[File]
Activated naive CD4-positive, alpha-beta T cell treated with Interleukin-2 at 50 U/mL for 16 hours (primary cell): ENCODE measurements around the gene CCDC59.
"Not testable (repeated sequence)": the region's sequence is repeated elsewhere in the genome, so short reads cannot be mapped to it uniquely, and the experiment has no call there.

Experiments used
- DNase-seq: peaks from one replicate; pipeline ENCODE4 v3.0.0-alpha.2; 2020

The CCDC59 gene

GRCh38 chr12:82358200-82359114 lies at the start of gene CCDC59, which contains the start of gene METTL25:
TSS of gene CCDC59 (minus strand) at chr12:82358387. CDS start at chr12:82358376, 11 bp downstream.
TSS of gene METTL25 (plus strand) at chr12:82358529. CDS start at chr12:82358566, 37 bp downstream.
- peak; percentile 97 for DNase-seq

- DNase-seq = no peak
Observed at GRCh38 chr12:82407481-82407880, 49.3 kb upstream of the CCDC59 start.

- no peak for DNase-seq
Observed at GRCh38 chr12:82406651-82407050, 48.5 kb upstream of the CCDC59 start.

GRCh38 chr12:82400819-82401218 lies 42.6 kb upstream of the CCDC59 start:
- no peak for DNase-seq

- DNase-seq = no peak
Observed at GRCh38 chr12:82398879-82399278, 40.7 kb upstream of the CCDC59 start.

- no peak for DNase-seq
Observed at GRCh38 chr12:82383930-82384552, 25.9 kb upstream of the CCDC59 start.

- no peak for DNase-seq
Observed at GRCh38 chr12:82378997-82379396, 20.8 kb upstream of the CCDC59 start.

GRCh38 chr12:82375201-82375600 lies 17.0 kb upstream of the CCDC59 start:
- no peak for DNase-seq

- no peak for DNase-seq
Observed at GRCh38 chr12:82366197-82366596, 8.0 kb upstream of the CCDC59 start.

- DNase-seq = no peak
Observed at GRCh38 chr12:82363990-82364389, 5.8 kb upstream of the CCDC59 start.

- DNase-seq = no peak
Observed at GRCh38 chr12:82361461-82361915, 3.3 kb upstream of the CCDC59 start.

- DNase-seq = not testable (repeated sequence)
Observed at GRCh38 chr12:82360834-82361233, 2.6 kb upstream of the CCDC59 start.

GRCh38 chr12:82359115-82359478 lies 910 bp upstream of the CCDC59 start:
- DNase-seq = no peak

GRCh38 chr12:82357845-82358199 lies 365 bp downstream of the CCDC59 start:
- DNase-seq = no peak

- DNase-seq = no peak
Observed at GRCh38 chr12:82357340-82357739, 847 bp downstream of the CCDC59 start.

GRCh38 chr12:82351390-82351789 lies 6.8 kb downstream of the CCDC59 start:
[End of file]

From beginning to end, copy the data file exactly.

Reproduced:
Activated naive CD4-positive, alpha-beta T cell treated with Interleukin-2 at 50 U/mL for 16 hours (primary cell): ENCODE measurements around the gene CCDC59.
"Not testable (repeated sequence)": the region's sequence is repeated elsewhere in the genome, so short reads cannot be mapped to it uniquely, and the experiment has no call there.

Experiments used
- DNase-seq: peaks from one replicate; pipeline ENCODE4 v3.0.0-alpha.2; 2020

The CCDC59 gene

GRCh38 chr12:82358200-82359114 lies at the start of gene CCDC59, which contains the start of gene METTL25:
TSS of gene CCDC59 (minus strand) at chr12:82358387. CDS start at chr12:82358376, 11 bp downstream.
TSS of gene METTL25 (plus strand) at chr12:82358529. CDS start at chr12:82358566, 37 bp downstream.
- peak; percentile 97 for DNase-seq

- DNase-seq = no peak
Observed at GRCh38 chr12:82407481-82407880, 49.3 kb upstream of the CCDC59 start.

- no peak for DNase-seq
Observed at GRCh38 chr12:82406651-82407050, 48.5 kb upstream of the CCDC59 start.

GRCh38 chr12:82400819-82401218 lies 42.6 kb upstream of the CCDC59 start:
- no peak for DNase-seq

- DNase-seq = no peak
Observed at GRCh38 chr12:82398879-82399278, 40.7 kb upstream of the CCDC59 start.

- no peak for DNase-seq
Observed at GRCh38 chr12:82383930-82384552, 25.9 kb upstream of the CCDC59 start.

- no peak for DNase-seq
Observed at GRCh38 chr12:82378997-82379396, 20.8 kb upstream of the CCDC59 start.

GRCh38 chr12:82375201-82375600 lies 17.0 kb upstream of the CCDC59 start:
- no peak for DNase-seq

- no peak for DNase-seq
Observed at GRCh38 chr12:82366197-82366596, 8.0 kb upstream of the CCDC59 start.

- DNase-seq = no peak
Observed at GRCh38 chr12:82363990-82364389, 5.8 kb upstream of the CCDC59 start.

- DNase-seq = no peak
Observed at GRCh38 chr12:82361461-82361915, 3.3 kb upstream of the CCDC59 start.

- DNase-seq = not testable (repeated sequence)
Observed at GRCh38 chr12:82360834-82361233, 2.6 kb upstream of the CCDC59 start.

GRCh38 chr12:82359115-82359478 lies 910 bp upstream of the CCDC59 start:
- DNase-seq = no peak

GRCh38 chr12:82357845-82358199 lies 365 bp downstream of the CCDC59 start:
- DNase-seq = no peak

- DNase-seq = no peak
Observed at GRCh38 chr12:82357340-82357739, 847 bp downstream of the CCDC59 start.

GRCh38 chr12:82351390-82351789 lies 6.8 kb downstream of the CCDC59 start: